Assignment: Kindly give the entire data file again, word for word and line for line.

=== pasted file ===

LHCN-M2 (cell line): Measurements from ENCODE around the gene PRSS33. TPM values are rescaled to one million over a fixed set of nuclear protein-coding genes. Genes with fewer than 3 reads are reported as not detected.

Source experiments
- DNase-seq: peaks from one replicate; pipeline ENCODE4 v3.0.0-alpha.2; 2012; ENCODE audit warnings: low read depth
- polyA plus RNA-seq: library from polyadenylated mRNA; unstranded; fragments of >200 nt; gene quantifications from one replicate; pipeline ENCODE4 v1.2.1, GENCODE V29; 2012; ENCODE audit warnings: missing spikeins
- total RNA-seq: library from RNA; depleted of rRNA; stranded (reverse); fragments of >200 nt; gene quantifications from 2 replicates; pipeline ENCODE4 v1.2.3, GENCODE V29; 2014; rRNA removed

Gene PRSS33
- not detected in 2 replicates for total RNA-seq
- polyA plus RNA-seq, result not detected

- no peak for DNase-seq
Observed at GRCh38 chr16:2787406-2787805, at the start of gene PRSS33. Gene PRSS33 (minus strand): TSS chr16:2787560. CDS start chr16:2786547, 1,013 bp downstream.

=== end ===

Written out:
LHCN-M2 (cell line): Measurements from ENCODE around the gene PRSS33. TPM values are rescaled to one million over a fixed set of nuclear protein-coding genes. Genes with fewer than 3 reads are reported as not detected.

Source experiments
- DNase-seq: peaks from one replicate; pipeline ENCODE4 v3.0.0-alpha.2; 2012; ENCODE audit warnings: low read depth
- polyA plus RNA-seq: library from polyadenylated mRNA; unstranded; fragments of >200 nt; gene quantifications from one replicate; pipeline ENCODE4 v1.2.1, GENCODE V29; 2012; ENCODE audit warnings: missing spikeins
- total RNA-seq: library from RNA; depleted of rRNA; stranded (reverse); fragments of >200 nt; gene quantifications from 2 replicates; pipeline ENCODE4 v1.2.3, GENCODE V29; 2014; rRNA removed

Gene PRSS33
- not detected in 2 replicates for total RNA-seq
- polyA plus RNA-seq, result not detected

- no peak for DNase-seq
Observed at GRCh38 chr16:2787406-2787805, at the start of gene PRSS33. Gene PRSS33 (minus strand): TSS chr16:2787560. CDS start chr16:2786547, 1,013 bp downstream.